Shajan Kuriakose woke up one day last year and decided to move to the 50th Ward and run for alderman. No, he moved here because the Silversteins recruited him as a candidate to split the Indo-American vote in the upcoming election. No, he moved here because business interests on Devon wanted their own candidate and chose him. No, he lived here as a small child and thought it would be a great place to raise his own family. Maybe the merchants’ invitation and the Silversteins’ blessing awakened his childhood memories and he rushed right over.
That might explain why he left a plush downtown condo and moved into a second-floor walk-up in a building now in foreclosure. It could be why his name is still on the doorbell at the condo, 10 months after he supposedly moved here. He claims the building neglected to remove it. Say what?
He’s a candidate for alderman after living in the ward for just 10 months. Not to worry—by Election Day he will have been here long enough to meet the one-year residency requirement
Where Kuriakose actually lives is still unclear. He’s dragged out the simple process of proving his residency by refusing to provide a lease for the apartment he claims is his home. Most candidates whose residency is challenged would do so. But Kuriakose can’t. He moved into his new home late in February 2014, and the building went into foreclosure that June. He says he rents an apartment with a refrigerator, microwave, computer, phone chargers, and all the other appliances and electronics found in every other modern household, yet I hear he pays less than $5/month for electricity. If he can get that deal for the rest of the ward he might be worth electing.
There’s no legal proof he owned his condo, either. Everything is hidden in a maze of corporate names and dizzying real estate transactions. Why would a candidate be so cagey about something as simple as where he actually lives—unless he has something to hide?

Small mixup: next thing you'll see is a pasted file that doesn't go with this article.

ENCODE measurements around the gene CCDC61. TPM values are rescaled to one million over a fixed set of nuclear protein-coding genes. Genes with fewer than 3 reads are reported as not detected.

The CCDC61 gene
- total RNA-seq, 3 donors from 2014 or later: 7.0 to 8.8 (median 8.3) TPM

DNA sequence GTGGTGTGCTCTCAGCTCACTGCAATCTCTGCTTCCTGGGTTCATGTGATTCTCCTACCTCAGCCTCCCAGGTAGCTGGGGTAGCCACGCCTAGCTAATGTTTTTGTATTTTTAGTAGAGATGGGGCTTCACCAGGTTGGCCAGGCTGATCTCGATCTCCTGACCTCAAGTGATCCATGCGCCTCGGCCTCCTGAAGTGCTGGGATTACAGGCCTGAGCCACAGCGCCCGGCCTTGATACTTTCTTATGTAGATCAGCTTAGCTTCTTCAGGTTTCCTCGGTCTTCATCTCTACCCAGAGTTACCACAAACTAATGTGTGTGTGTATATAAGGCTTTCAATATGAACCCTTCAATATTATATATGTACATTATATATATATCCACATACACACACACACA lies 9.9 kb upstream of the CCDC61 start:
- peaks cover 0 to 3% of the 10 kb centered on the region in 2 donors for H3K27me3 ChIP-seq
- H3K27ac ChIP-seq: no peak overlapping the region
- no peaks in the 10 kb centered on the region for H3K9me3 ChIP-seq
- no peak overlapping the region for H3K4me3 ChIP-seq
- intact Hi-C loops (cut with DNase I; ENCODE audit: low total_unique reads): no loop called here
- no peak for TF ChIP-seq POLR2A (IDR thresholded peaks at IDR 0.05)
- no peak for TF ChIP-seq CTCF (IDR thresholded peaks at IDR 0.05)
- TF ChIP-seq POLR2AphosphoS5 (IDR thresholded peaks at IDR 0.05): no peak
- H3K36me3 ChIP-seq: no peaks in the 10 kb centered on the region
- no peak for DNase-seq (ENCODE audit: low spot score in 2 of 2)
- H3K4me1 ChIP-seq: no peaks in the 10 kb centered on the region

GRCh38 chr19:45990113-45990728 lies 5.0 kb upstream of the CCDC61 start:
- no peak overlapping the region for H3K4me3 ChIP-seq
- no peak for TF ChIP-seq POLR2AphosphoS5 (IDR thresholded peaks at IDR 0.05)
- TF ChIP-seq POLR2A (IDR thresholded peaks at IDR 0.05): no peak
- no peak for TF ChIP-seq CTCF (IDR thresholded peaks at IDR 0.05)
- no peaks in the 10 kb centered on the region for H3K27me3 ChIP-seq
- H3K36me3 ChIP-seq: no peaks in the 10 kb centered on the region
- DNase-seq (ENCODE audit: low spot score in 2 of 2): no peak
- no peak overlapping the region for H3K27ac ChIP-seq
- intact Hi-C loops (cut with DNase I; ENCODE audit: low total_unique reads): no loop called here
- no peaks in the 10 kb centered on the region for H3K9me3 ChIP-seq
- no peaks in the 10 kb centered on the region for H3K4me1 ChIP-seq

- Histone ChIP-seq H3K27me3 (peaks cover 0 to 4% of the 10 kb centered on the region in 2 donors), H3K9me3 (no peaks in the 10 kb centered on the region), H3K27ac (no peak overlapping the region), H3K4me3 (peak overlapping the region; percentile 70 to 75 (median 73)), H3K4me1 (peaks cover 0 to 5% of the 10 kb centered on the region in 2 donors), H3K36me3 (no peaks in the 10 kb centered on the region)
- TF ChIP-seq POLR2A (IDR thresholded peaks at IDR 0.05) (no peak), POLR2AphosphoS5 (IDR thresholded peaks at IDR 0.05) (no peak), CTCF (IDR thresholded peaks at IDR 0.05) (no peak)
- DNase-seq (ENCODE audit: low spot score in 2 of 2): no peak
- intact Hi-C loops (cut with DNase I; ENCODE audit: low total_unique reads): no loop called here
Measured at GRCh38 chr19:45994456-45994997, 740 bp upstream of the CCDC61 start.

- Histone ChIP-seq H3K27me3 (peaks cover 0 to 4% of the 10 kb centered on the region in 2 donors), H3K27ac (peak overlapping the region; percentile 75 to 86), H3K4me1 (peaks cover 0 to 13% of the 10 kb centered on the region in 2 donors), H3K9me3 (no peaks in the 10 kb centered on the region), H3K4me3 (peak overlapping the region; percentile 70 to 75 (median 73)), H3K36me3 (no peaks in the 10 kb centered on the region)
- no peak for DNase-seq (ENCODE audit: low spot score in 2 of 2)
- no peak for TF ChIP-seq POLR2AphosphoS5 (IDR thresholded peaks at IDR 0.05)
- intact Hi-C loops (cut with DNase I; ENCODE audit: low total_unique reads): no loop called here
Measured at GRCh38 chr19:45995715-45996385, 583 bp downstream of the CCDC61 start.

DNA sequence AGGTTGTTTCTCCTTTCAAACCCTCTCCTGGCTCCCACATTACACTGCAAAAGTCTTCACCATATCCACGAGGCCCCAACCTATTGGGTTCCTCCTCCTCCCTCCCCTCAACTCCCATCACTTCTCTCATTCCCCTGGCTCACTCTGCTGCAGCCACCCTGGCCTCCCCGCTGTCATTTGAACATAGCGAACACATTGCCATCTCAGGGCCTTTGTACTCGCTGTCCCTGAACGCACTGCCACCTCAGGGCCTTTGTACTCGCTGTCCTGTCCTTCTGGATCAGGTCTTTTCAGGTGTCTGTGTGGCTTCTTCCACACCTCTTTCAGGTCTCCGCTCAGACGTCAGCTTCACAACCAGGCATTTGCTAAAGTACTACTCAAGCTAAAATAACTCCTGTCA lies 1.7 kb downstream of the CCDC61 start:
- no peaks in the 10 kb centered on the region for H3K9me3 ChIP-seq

Considering that he describes himself as an investor, small business owner, and consultant with experience in the banking industry, it’s curious indeed that he never investigated the building he was planning to move into, a building that was being managed by MERS (Mortgage Electronic Registration Systems), the banking system’s pre-foreclosure administrative service. The fact that he doesn’t have a lease certainly calls his business acumen into question. The candidate’s lack of transparency in the matter of where he lives suggests that he might be equally devious as alderman.
Even if he succeeds in getting on the ballot, there’s a stench surrounding his reasons for moving here that won’t go away.
According to an interview he gave DNA Chicago, Kuriakose plans to broaden the Indo-American presence on Devon Avenue and in the ward in general. No, he’s not the Indian candidate. He wants to represent all the residents. No, business owners on Devon didn’t ask him to run, he decided to do so in January and moved to the ward a couple of weeks later. Honest. No, the statements reported in the DNA interview were not exactly what he said. Actually, they were taken out of context. No, he didn’t mean he wanted a Diwali parade. That was another inaccurate quote.
His first piece of campaign literature implies that his campaign is involved with the city’s Chicago Snow Corps program. No, all it does is suggest that residents who want to participate sign up through his campaign office rather than call the city’s 311 hotline. No, he’s just making information about the Snow Corps available to residents. No, he didn’t mean to suggest anything more. No, there’s nothing underhanded in it, he’s just trying to help the ward he loves, the ward where he’s never been involved in any community service activities. He came to run for alderman, not to volunteer.